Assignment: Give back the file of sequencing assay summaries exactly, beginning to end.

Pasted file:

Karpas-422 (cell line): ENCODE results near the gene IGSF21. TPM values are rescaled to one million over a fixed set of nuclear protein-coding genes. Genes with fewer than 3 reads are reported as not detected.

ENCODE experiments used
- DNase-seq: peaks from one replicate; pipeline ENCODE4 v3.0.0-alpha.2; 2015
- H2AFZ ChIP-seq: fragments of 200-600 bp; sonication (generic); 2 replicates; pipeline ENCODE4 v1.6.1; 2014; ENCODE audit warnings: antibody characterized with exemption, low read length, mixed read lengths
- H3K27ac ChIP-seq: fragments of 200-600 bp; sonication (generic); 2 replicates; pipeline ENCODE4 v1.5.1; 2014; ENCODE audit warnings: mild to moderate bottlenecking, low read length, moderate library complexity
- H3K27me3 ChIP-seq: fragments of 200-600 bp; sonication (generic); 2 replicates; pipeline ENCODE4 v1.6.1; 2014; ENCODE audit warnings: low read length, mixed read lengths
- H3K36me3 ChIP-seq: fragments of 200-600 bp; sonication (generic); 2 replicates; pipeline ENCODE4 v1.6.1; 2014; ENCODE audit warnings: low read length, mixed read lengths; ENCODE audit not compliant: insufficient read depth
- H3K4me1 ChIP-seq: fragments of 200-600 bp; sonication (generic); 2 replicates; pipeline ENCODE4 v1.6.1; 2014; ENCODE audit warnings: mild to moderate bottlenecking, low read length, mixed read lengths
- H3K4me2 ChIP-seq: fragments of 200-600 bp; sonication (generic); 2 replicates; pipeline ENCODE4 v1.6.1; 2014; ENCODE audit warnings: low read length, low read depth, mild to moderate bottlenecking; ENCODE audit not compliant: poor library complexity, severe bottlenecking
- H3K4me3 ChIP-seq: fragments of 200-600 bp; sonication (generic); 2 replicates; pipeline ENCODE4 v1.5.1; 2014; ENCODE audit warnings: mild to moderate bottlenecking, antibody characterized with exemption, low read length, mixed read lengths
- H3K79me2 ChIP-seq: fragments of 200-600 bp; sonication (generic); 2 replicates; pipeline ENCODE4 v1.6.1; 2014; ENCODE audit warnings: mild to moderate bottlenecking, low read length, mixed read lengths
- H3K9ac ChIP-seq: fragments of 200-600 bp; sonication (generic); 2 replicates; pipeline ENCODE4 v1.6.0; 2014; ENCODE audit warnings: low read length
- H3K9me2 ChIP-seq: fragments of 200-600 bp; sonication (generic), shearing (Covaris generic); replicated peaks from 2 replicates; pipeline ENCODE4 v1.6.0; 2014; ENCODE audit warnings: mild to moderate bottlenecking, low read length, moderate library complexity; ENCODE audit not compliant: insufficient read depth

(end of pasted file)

Karpas-422 (cell line): ENCODE results near the gene IGSF21. TPM values are rescaled to one million over a fixed set of nuclear protein-coding genes. Genes with fewer than 3 reads are reported as not detected.

ENCODE experiments used
- DNase-seq: peaks from one replicate; pipeline ENCODE4 v3.0.0-alpha.2; 2015
- H2AFZ ChIP-seq: fragments of 200-600 bp; sonication (generic); 2 replicates; pipeline ENCODE4 v1.6.1; 2014; ENCODE audit warnings: antibody characterized with exemption, low read length, mixed read lengths
- H3K27ac ChIP-seq: fragments of 200-600 bp; sonication (generic); 2 replicates; pipeline ENCODE4 v1.5.1; 2014; ENCODE audit warnings: mild to moderate bottlenecking, low read length, moderate library complexity
- H3K27me3 ChIP-seq: fragments of 200-600 bp; sonication (generic); 2 replicates; pipeline ENCODE4 v1.6.1; 2014; ENCODE audit warnings: low read length, mixed read lengths
- H3K36me3 ChIP-seq: fragments of 200-600 bp; sonication (generic); 2 replicates; pipeline ENCODE4 v1.6.1; 2014; ENCODE audit warnings: low read length, mixed read lengths; ENCODE audit not compliant: insufficient read depth
- H3K4me1 ChIP-seq: fragments of 200-600 bp; sonication (generic); 2 replicates; pipeline ENCODE4 v1.6.1; 2014; ENCODE audit warnings: mild to moderate bottlenecking, low read length, mixed read lengths
- H3K4me2 ChIP-seq: fragments of 200-600 bp; sonication (generic); 2 replicates; pipeline ENCODE4 v1.6.1; 2014; ENCODE audit warnings: low read length, low read depth, mild to moderate bottlenecking; ENCODE audit not compliant: poor library complexity, severe bottlenecking
- H3K4me3 ChIP-seq: fragments of 200-600 bp; sonication (generic); 2 replicates; pipeline ENCODE4 v1.5.1; 2014; ENCODE audit warnings: mild to moderate bottlenecking, antibody characterized with exemption, low read length, mixed read lengths
- H3K79me2 ChIP-seq: fragments of 200-600 bp; sonication (generic); 2 replicates; pipeline ENCODE4 v1.6.1; 2014; ENCODE audit warnings: mild to moderate bottlenecking, low read length, mixed read lengths
- H3K9ac ChIP-seq: fragments of 200-600 bp; sonication (generic); 2 replicates; pipeline ENCODE4 v1.6.0; 2014; ENCODE audit warnings: low read length
- H3K9me2 ChIP-seq: fragments of 200-600 bp; sonication (generic), shearing (Covaris generic); replicated peaks from 2 replicates; pipeline ENCODE4 v1.6.0; 2014; ENCODE audit warnings: mild to moderate bottlenecking, low read length, moderate library complexity; ENCODE audit not compliant: insufficient read depth